Chronic kidney disease (CKD) stage 5 [also known as end-stage renal disease (ESRD)] can take a toll in the quality of life (QOL) an individual. As with any other chronic illnesses, the goal of the medical management is to ensure that CKD patients get quality life despite their condition.
For healthcare professionals in the dialysis industry, it is important to recognize the importance of keeping track of the QOL of clients under our care. While quantitative measurements such as an optimum laboratory test result or an efficient dialysis adequacy rate can provide a peek on the effectiveness of the medical management, it does not reflect the overall health, much less, the quality of life of an individual.
Defining quality of life
To better understand QOL in the context of patients undergoing dialysis, it is important to define what life means. Based on the American Heritage Dictionary, life is the physical, emotional, mental, and spiritual experiences that comprise the existence of an individual. Meanwhile, the World Health Organization defines QOL as “an individual’s perception of their position in life in the context of the culture and value systems in which they live and in relation to their goals, expectations, standards and concerns. It is a broad ranging concept affected in a complex way by the person’s physical health, psychological state, level of independence, social relationships, personal beliefs and their relationship to salient features of their environment.”
Others terms that are often equated with QOL include sense of well-being, functional status, health status, and life satisfaction. These terms, however, are never synonymous with QOL but are just mere components of a quality life.
In the management of CKD, as well as other chronic illnesses, a multidisciplinary approach is undertaken to address all the various aspects of life. As a healthcare professional, you may be aware of the numerous and complex stressors that confront our patients. All these aspects have an effect in the global health of the person. It is difficult, even impossible, to measure an CKD patient’s global health based only on conventional health metrics such as protein catabolic rate (PCR) or Kt/V. Some may even consider health status based only on one primary endpoint, such as attaining normal blood pressure, which completely rejects and misses out on the other equally significant aspects of health.
Quality of life measurement
The WHO has advocated the use of HRQOL (Healthcare Related Quality of Life) tools especially in the treatment of chronic illnesses. It is one of the most important components in the care of patients but sadly this aspect is often overlooked in the management of CKD patients. As compared with other chronic illnesses, the use of these measurement tools in individuals with CKD is highly recommended, due to the numerous and complex comorbid conditions associated with CKD.
These measuring tools are either subjective or objective, and are used to evaluate the global health and well-being of an individual. Check with your dialysis facility if there is an established HRQOL measuring tools. Usually, these tools use scoring systems that are disease targeted, with appropriate control populations. Some HRQOL tools incorporate other aspects like the Beck depression inventory, Sickness Impact Profiles, Karnofsky index, Illness Effects Questionnaire, SF-36 health survey and others. These measuring tools may vary per facility.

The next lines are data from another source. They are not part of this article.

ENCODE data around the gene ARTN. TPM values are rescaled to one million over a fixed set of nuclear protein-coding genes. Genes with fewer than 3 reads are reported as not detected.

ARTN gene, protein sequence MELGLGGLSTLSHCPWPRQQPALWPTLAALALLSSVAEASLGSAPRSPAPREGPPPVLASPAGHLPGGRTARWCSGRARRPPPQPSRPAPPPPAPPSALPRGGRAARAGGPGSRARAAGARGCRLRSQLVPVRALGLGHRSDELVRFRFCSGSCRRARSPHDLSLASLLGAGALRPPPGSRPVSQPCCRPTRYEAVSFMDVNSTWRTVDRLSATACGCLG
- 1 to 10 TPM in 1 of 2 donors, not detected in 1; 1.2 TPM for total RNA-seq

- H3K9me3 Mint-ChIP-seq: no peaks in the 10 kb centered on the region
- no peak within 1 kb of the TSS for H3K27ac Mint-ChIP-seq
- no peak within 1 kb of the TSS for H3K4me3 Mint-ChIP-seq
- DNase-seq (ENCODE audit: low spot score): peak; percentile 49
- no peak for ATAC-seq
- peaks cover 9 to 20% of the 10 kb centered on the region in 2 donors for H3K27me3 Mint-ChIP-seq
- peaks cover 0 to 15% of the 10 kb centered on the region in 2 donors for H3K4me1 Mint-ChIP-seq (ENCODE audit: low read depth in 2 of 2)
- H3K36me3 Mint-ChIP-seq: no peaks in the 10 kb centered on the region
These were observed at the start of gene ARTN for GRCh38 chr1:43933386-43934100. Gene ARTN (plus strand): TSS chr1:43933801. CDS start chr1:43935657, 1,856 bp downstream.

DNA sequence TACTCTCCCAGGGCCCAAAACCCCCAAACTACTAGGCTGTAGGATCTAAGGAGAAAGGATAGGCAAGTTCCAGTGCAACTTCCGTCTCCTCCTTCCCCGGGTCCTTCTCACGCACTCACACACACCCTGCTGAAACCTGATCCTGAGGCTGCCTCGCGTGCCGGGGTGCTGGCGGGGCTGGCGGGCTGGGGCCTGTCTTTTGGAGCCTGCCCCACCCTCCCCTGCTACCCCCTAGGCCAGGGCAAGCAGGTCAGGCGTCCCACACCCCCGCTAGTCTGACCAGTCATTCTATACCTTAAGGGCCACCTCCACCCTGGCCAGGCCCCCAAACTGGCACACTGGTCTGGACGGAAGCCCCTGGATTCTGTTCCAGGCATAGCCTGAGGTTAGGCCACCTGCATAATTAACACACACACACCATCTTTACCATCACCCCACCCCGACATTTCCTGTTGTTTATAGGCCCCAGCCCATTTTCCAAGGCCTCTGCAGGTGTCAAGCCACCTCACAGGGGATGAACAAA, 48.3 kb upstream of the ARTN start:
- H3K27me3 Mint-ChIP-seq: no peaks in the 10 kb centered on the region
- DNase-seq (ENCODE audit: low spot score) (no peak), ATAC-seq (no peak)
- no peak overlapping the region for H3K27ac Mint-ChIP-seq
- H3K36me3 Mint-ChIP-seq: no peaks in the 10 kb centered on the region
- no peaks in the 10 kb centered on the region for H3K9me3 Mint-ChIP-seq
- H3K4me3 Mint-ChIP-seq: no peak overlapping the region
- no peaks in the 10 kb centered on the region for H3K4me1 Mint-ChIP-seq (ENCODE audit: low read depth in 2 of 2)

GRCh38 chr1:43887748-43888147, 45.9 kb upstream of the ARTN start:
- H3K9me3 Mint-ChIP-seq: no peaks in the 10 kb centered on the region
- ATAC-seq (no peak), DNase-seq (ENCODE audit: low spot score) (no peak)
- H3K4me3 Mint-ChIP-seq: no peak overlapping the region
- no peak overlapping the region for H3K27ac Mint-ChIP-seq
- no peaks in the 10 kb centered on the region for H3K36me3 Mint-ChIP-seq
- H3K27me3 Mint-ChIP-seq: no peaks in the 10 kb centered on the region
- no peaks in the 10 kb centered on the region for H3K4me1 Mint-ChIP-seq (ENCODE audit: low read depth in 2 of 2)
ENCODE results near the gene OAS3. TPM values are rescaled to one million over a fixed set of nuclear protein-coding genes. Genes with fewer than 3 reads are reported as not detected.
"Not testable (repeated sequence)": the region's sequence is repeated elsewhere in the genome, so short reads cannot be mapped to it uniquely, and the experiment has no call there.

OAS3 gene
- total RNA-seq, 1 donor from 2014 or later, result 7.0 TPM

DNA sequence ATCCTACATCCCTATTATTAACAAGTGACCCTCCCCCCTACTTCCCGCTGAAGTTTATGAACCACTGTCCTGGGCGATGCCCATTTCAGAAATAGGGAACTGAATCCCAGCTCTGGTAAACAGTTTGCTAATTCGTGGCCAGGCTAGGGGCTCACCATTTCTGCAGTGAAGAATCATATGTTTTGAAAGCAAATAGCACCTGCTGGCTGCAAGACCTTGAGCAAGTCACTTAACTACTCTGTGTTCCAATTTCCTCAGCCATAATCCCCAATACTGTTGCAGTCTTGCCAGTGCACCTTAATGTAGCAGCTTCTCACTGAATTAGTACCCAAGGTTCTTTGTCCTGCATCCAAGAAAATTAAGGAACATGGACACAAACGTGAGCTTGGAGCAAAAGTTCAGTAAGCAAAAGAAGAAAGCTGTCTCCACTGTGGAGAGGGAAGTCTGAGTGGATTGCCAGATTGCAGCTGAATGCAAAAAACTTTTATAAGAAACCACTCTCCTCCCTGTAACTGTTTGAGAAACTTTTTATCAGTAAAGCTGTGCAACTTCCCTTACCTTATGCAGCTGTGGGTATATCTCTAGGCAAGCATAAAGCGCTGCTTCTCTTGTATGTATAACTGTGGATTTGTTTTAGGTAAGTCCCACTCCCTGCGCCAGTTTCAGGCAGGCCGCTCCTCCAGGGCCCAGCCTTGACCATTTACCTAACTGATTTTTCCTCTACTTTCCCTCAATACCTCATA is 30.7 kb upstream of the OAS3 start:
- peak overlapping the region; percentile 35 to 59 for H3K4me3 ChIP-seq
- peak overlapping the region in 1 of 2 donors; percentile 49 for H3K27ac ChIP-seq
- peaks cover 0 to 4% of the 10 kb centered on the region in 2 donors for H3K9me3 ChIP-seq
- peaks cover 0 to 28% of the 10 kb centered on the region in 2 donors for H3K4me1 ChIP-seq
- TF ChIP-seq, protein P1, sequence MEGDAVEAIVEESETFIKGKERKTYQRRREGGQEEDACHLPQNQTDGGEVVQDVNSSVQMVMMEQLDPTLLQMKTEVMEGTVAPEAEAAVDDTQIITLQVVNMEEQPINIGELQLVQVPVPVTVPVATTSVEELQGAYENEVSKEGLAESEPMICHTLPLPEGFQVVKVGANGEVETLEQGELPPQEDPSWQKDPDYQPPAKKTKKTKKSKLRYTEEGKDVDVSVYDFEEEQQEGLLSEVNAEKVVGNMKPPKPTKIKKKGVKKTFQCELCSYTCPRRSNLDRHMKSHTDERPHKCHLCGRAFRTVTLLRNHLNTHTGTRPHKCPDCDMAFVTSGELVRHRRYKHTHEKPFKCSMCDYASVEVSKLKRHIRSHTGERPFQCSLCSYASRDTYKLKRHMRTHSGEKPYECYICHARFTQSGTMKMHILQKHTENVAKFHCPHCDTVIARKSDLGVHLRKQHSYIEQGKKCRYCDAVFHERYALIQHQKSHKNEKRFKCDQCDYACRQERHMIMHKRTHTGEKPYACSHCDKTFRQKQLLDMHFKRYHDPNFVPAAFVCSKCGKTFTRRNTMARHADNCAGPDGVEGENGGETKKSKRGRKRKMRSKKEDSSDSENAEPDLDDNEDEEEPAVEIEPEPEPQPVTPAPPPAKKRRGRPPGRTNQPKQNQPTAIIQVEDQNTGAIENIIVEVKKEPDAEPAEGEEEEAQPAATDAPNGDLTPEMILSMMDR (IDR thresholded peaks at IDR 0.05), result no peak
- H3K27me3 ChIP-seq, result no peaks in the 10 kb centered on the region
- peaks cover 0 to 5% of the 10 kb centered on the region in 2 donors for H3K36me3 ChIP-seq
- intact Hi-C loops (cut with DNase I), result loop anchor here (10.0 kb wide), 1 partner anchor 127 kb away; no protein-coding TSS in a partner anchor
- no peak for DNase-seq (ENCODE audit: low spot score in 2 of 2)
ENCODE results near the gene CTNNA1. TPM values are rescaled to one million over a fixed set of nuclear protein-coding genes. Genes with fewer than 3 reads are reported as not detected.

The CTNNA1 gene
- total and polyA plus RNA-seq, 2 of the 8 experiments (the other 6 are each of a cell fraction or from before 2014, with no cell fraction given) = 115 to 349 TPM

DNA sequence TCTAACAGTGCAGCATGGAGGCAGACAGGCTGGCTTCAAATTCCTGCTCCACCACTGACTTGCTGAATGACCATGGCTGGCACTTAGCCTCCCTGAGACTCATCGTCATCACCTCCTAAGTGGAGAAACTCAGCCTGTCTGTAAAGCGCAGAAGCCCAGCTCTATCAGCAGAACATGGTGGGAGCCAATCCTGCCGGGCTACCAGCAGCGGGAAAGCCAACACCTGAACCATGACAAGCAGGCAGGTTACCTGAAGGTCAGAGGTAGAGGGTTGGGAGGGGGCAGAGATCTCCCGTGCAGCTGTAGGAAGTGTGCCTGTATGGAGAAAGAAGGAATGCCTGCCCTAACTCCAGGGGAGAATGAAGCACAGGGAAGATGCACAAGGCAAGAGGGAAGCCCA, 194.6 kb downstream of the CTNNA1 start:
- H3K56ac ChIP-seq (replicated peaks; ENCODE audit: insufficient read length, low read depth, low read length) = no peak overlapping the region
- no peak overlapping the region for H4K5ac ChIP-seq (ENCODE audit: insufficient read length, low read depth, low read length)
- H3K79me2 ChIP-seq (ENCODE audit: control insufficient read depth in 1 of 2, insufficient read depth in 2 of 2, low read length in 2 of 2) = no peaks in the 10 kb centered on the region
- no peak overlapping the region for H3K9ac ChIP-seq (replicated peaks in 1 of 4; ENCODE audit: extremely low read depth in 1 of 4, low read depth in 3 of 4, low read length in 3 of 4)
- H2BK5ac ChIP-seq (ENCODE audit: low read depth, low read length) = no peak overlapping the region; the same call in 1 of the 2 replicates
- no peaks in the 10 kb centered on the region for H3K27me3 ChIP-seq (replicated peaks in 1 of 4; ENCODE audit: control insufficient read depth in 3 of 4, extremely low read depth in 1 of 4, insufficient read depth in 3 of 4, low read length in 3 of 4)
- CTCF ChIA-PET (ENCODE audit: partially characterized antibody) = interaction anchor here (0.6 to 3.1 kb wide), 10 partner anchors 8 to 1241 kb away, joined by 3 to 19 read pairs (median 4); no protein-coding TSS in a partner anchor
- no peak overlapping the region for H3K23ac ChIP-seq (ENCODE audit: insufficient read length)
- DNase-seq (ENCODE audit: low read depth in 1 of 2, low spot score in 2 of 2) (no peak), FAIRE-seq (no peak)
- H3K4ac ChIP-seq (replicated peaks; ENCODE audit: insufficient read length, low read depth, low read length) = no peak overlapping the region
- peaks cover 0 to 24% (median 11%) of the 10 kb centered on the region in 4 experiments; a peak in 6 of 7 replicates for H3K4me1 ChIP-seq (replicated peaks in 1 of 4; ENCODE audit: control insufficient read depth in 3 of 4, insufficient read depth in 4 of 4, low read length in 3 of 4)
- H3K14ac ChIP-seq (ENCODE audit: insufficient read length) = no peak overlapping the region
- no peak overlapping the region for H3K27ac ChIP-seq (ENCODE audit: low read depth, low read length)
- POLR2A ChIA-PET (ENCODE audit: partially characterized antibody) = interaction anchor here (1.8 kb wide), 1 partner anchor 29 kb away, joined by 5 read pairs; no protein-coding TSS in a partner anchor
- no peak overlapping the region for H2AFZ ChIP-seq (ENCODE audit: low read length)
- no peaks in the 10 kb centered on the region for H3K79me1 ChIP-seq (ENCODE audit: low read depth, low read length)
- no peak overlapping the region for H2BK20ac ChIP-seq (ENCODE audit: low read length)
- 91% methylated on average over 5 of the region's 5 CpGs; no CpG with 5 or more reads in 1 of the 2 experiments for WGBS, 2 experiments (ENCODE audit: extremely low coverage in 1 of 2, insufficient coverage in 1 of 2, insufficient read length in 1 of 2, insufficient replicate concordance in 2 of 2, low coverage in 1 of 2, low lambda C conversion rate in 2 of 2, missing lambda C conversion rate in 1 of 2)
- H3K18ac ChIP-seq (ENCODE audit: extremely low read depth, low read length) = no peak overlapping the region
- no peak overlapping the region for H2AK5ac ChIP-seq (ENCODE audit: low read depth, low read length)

Importance of HRQOL assessment
Apart from ensuring an optimum level of wellness, the HRQOL is closely related to the mortality and morbidity of patients with CKD. Evaluating HRQOL is also helpful in making crucial decisions in the medical management of an ESRD patient. It helps in assessing the impact of interventions, increasing patient satisfaction, and increasing patient’s compliance and participation to their medical management. For instance, when deciding whether an individual would benefit more by submitting into a new procedure or medication the effects on the quality of life must be a primordial concern. The clinician must weigh between decreasing mortality and possible effects on the life of the individual.
HRQOL is enhanced by addressing most common issues of ESRD patients such as malnutrition, pre-dialysis care, inactivity, anemia and social support systems. An optimum quality of life has been linked with improve survival rates. The nephrology healthcare team should focus their strategies aimed at these components and in preserving remaining renal function, controlling blood pressure, and ensuring dialysis adequacy. All these can help improve the outcome of the patient and the quality of his life. In the near future, more advanced medical technologies can help improve mechanisms and strategies for improving HRQOL.
At present, all members of the nephrology team must work with patients closely to better improve their quality of life. The use of validated measuring tools can better upgrade the holistic wellbeing of patients suffering from ESRD.